Four-legged robot will tread into Fukushima power plant for research, albeit slowly
It's been over a year and a half since the 2011 Tohoku Earthquake and Tsunami, and to this day, humans can't enter the heavily damaged Fukushima Daiichi nuclear power plant because of high levels of radiation. But robots can.
Toshiba’s robot is a camera-equipped quadruped robot that is currently conducting research and the Fukushima plant. That sounds simple enough, but the 143-pound (65kg) robot can perform most of the research needed at the wrecked power station.
The bot uses wireless control so you don’t need to be near the robot to drive it, and the dosimeter or camera can locate uneven terrain. The camera, of course, also means that you can spot anything else interesting going on, too.
Found something and what to bring it back for further analysis? This robot can carry up to roughly 44 pounds (20kg). Plus, for hard-to-reach spots it can’t get to, it can deploy a “small vehicle” on wheels to go in for a closer look: This Mini Me features the same camera and control mechanism as the main robot.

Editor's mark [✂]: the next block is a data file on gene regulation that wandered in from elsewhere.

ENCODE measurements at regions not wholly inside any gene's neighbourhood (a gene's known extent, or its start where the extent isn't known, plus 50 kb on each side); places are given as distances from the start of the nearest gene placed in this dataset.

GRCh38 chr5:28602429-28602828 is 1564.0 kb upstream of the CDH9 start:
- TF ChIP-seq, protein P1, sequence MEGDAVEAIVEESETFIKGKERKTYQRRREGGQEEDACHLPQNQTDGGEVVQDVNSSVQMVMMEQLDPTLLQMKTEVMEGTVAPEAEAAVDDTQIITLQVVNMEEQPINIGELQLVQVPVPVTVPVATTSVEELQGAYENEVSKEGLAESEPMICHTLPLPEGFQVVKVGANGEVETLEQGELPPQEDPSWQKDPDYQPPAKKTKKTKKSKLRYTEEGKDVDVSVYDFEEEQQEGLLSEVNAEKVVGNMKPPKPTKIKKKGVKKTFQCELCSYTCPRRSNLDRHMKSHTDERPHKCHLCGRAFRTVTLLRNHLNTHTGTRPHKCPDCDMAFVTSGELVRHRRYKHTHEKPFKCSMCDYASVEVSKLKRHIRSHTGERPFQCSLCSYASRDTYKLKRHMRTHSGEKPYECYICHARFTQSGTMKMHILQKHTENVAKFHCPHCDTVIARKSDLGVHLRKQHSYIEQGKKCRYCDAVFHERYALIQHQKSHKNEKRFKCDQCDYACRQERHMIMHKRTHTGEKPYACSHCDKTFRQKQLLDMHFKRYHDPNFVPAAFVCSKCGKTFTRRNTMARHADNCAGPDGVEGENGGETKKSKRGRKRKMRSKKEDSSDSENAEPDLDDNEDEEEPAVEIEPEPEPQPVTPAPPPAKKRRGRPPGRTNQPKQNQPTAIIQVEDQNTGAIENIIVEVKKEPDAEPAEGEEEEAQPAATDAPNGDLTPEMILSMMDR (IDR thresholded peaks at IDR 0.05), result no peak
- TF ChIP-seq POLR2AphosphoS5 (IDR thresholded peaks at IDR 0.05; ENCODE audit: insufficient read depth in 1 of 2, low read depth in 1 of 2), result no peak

However, the four-legged bot can only shift at 1 kilometer per hour (that's only about .62 miles per hour), so saying it's slow would be the understatement of the year. Not only that, but it can only walk for around two hours before it complains that its feet are tired and needs a break (or runs out of battery, anyway).
Still, if it means we can find out more about what happened at the Fukushima plant, what will become of it in the future, and what will happen to its immediate surroundings, a robotic helping hand is always welcome.